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Archive for February, 2011

How Not to Buy a House

buying your dream homeIf you read my blog on even a semi regular basis, you know there is a major lack of housing inventory in North Oakland County and Lapeer County Michigan– specifically, Lake Orion, Oxford, Clarkston, Brandon/Ortonville, Lapeer, Metamora and Hadley areas. Prices were up last year but so were unit sales and with inventory as low as it is right now (about a 3-5 month supply depending on the specific area) it is not unusual to make an offer on a house and be in a multiple offer situation. In fact, if a home is properly priced, there is an excellent chance there will be multiple offers on it immediately. Especially if that properly priced home has the added attraction of being a normal (non distressed) sale. A listing that doesn’t come with all the headaches that can come with a bank owned or short sale.

Case in point:

Last Friday I listed a sweet 4 bedroom home in Clarkston, MI and carefully priced it so it would be attractive to buyers and still be able to appraise for the buyer’s mortgage. The listing hit the MLS with all 25 photos allowed about 10 pm Friday night. Saturday we had 3 showings. Sunday we had 12 more showings and 2 more scheduled for Monday. By Sunday afternoon we had 4 offers. All 4 buyer’s agents were informed that they would be in a multiple offer situation.

So wouldn’t you think all 4 buyers would put their best offer out there? I don’t know if there were 3 weak agents or 3 hard headed buyers who wouldn’t listen to their agents, or a combination of the two.

Let me backtrack for a minute. We have had major appraisal problems in Clarkston MI for quite a while now. And when a buyer is asking for closing costs, they are basically inflating the purchase price in order to finance a portion of their closing costs. Secondly, the sellers were asking for 45 days post closing possession because the house they are buying needs 30 days possession. Thirdly, the house is in a site condo community which means there are by laws that the buyer needs to approve.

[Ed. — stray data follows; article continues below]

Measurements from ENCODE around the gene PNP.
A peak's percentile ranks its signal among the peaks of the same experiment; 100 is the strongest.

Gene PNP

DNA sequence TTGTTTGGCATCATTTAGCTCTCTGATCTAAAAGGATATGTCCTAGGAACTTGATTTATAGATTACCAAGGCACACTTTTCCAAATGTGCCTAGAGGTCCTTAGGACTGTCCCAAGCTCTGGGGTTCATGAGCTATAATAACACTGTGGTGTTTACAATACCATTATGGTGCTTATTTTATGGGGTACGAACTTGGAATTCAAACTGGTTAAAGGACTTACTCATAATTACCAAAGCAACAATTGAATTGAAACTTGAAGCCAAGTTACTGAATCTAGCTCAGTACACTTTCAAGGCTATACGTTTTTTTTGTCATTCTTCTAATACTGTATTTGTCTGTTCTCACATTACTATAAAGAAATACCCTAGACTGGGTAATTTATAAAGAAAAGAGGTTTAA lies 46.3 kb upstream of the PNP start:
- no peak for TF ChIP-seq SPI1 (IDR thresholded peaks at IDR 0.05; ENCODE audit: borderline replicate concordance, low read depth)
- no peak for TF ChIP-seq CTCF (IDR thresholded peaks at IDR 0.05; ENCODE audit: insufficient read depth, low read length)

The offer the sellers accepted was over asking price, gave the 45 days possession the sellers asked for, didn’t ask for anything the sellers weren’t offering (appliances, pool table, etc), didn’t ask for help with their financing (seller concessions),and had read and approved the by laws prior to writing their offer. It also helped that they were 20% down, conventional buyers who were pre-approved for a much higher priced home.

The offers the sellers didn’t even consider ALL asked for seller concessions– 2 of the agents told mebeat out the competition they weren’t neededbut the buyers wanted them. Hmmm- and if the appraisal came in at the net amount was the buyer going to want to re-negotiate the price?

NONE of the 3 rejected offers met our request for 45 days possession. 2 asked for immediate possession and 1 offered 26 days possession. 2 of the agents told me we could work with the possession time. If they could work with the possession WHY NOT JUST PUT IT IN THE OFFER???!!!

None of the 3 agents requested the by laws in advance of writing the offer, and even though they didn’t make approval of the by laws a condition, by state law the buyer has a 9 day back out time frame after receipt of the by laws.

1 buyer asked for the pool table and foose ball table. 1 asked for the seller to pay for a home warranty. None of the 3 rejected offers were full price after subtracting the seller paid concessions.

Bottom line– Had we not received the 1 clean offer we would not have been able to accept ANY of the other 3 as written. Even if the sellers would have been happy with the prices offered, we would have had to counter things like possession, concessions or appraised value.

If you find a house you really want to buy, write as clean an offer as possible. Give the seller as much of what they’re asking for as you can, and save your negotiating for items you NEED. And if you are in a multiple offer situation, you may need to find another way to come up with those NEEDS (gift from a parent, double move to accommodate possession, etc.).